The HDAC inhibitor valproate induces a bivalent status of the CD20 promoter in CLL patients suggesting distinct epigenetic regulation of CD20 expression in CLL in vivo
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Annarita Scialdone1, Muhammad Sharif Hasni1, Jesper Kofoed Damm1, Andreas Lennartsson2, Urban Gullberg1, Kristina Drott1,3
1Department of Hematology and Transfusion Medicine, Lund University, Lund, Sweden
2Department of Biosciences and Nutrition, Karolinska Institutet, Huddinge, Sweden
3Clinic of Oncology, Skåne University Hospital, Lund, Sweden
Kristina Drott, email: [email protected]
Keywords: valproate, chronic lymphocytic leukemia, H3K27me3, CD20, EZH2
Received: December 21, 2016 Accepted: March 08, 2017 Published: April 08, 2017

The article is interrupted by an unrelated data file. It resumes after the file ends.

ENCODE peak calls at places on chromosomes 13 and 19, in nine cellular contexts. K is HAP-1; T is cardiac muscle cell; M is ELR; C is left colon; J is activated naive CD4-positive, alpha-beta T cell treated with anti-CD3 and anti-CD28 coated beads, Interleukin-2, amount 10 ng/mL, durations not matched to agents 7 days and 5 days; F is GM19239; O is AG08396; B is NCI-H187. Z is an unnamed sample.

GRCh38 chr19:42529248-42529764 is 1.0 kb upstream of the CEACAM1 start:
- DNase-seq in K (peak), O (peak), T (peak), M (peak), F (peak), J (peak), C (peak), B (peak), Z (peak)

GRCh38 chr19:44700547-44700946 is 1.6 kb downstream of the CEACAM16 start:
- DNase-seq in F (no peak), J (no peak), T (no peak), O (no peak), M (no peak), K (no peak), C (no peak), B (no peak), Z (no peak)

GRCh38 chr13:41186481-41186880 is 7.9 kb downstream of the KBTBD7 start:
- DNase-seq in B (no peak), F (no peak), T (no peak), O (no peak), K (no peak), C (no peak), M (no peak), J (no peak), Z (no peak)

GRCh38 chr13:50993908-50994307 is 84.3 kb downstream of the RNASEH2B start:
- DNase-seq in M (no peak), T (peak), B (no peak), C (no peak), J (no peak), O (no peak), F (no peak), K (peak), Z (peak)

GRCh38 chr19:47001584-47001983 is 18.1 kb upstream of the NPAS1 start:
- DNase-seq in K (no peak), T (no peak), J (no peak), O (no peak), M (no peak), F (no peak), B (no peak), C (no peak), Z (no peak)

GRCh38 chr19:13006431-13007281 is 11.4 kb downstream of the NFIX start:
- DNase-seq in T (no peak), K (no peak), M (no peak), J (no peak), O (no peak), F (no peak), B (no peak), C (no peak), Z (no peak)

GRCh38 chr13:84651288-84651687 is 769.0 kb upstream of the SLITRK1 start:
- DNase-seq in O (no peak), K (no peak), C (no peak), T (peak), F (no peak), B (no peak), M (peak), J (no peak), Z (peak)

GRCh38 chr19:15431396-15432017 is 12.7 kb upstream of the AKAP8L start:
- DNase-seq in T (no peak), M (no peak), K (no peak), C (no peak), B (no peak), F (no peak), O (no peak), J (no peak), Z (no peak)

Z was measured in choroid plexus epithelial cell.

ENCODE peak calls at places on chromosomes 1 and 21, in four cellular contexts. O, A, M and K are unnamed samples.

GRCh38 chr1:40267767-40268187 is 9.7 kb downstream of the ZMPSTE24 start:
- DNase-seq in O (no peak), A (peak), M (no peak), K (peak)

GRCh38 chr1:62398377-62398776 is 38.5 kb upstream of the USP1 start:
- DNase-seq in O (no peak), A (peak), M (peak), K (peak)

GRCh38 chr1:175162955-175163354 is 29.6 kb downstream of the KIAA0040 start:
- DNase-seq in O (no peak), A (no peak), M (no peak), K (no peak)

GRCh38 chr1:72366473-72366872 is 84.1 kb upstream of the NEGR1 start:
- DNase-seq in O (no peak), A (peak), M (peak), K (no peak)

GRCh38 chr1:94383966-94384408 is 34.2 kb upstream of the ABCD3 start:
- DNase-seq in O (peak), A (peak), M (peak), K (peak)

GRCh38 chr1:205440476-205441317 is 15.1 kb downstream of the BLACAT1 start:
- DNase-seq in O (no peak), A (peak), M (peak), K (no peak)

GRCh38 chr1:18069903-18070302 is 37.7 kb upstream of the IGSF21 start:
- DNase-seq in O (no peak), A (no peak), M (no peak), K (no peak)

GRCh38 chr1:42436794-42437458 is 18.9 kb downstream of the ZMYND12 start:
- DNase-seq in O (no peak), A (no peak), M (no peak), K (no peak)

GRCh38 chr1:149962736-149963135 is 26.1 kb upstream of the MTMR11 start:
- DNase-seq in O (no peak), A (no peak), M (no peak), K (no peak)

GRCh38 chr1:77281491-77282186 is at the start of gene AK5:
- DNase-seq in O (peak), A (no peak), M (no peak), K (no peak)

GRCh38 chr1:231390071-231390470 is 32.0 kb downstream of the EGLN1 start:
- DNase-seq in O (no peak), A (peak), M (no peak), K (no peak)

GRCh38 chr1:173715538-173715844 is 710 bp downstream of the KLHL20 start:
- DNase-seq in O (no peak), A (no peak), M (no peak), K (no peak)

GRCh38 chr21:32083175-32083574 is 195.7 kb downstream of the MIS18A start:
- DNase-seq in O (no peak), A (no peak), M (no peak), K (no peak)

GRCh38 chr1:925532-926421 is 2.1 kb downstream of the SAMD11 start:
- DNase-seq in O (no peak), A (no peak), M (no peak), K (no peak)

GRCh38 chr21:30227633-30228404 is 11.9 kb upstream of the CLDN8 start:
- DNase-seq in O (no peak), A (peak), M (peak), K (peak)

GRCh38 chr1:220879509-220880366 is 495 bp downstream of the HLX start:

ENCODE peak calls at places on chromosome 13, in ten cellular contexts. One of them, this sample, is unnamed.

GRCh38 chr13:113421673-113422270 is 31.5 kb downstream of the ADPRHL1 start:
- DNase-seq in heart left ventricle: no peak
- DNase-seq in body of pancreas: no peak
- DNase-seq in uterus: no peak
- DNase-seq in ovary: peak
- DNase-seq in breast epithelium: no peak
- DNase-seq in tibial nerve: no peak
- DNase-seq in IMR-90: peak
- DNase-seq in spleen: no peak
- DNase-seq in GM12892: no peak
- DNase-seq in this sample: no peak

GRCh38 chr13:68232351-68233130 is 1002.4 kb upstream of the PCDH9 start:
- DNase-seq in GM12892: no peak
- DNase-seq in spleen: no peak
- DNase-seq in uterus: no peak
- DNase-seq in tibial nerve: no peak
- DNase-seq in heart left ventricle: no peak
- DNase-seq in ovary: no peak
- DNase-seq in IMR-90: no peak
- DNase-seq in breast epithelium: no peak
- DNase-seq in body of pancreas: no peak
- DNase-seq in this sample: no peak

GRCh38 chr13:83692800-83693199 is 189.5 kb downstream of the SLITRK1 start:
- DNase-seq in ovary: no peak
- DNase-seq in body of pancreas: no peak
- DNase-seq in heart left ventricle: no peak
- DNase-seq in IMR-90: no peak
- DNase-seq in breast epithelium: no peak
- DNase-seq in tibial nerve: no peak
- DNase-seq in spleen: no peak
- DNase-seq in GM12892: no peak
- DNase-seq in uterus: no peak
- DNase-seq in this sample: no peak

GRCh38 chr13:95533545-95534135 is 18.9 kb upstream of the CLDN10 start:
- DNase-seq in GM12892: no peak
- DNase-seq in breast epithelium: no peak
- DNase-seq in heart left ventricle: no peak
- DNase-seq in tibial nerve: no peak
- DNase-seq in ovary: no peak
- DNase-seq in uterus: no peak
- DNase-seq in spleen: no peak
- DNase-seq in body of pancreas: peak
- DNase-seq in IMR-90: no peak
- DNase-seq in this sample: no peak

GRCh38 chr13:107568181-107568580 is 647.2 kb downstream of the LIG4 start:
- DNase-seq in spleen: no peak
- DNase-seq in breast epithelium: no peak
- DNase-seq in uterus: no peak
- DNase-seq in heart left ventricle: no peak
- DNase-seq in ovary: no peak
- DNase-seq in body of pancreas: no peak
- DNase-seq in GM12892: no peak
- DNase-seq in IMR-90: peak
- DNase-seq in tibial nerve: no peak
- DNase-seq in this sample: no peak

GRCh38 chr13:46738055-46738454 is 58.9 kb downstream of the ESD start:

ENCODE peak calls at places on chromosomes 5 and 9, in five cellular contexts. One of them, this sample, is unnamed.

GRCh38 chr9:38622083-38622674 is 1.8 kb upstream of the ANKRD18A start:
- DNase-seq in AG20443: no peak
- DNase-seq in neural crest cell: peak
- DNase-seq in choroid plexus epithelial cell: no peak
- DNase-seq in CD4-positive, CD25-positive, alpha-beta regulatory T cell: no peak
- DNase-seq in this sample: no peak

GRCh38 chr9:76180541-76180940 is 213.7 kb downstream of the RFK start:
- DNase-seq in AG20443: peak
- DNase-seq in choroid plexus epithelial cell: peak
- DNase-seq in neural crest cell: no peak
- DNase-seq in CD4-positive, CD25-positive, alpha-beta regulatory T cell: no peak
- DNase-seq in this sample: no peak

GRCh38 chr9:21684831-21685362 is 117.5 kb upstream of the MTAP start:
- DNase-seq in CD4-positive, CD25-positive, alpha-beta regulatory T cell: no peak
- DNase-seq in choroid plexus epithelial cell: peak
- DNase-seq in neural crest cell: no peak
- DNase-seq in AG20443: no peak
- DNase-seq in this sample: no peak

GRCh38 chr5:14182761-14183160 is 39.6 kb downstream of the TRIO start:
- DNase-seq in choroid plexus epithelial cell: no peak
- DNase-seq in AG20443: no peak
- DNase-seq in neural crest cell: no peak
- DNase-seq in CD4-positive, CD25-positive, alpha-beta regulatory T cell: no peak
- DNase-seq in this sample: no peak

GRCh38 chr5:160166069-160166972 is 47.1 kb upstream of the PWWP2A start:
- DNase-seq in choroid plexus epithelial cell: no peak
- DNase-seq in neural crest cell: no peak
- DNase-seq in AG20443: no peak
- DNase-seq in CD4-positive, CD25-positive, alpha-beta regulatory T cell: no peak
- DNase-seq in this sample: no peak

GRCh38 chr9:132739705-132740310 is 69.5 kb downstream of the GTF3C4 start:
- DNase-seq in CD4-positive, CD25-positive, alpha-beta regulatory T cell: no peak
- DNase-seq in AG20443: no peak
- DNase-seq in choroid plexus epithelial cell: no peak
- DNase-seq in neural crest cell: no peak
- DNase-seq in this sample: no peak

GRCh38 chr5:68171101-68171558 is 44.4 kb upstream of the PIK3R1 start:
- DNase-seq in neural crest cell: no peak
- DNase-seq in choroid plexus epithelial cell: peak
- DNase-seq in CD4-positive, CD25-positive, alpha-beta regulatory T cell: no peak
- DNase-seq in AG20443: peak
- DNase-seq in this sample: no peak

Treatment with anti-CD20 antibodies is only moderately efficient in chronic lymphocytic leukemia (CLL), a feature which has been explained by the inherently low CD20 expression in CLL. It has been shown that CD20 is epigenetically regulated and that histone deacetylase inhibitors (HDACis) can increase CD20 expression in vitro in CLL. To assess whether HDACis can upregulate CD20 also in vivo in CLL, the HDACi valproate was given to three del13q/NOTCH1wt CLL patients and CD20 levels were analysed (the PREVAIL study). Valproate treatment resulted in expected global activating histone modifications suggesting HDAC inhibitory effects. However, although valproate induced expression of CD20 mRNA and protein in the del13q/NOTCH1wt I83-E95 CLL cell line, no such effects were observed in the patients studied. In contrast to the cell line, in patients valproate treatment resulted in transient recruitment of the transcriptional repressor EZH2 to the CD20 promoter, correlating to an increase of the repressive histone mark H3K27me3. This suggests that valproate-mediated induction of CD20 may be hampered by EZH2 mediated H3K27me3 in vivo in CLL. Moreover, valproate treatment resulted in induction of EZH2 and global H3K27me3 in patient cells, suggesting transcriptionally repressive effects of valproate in CLL. Our results suggest new in vivo mechanisms of HDACis which may have implications on the design of future clinical trials in B-cell malignancies.
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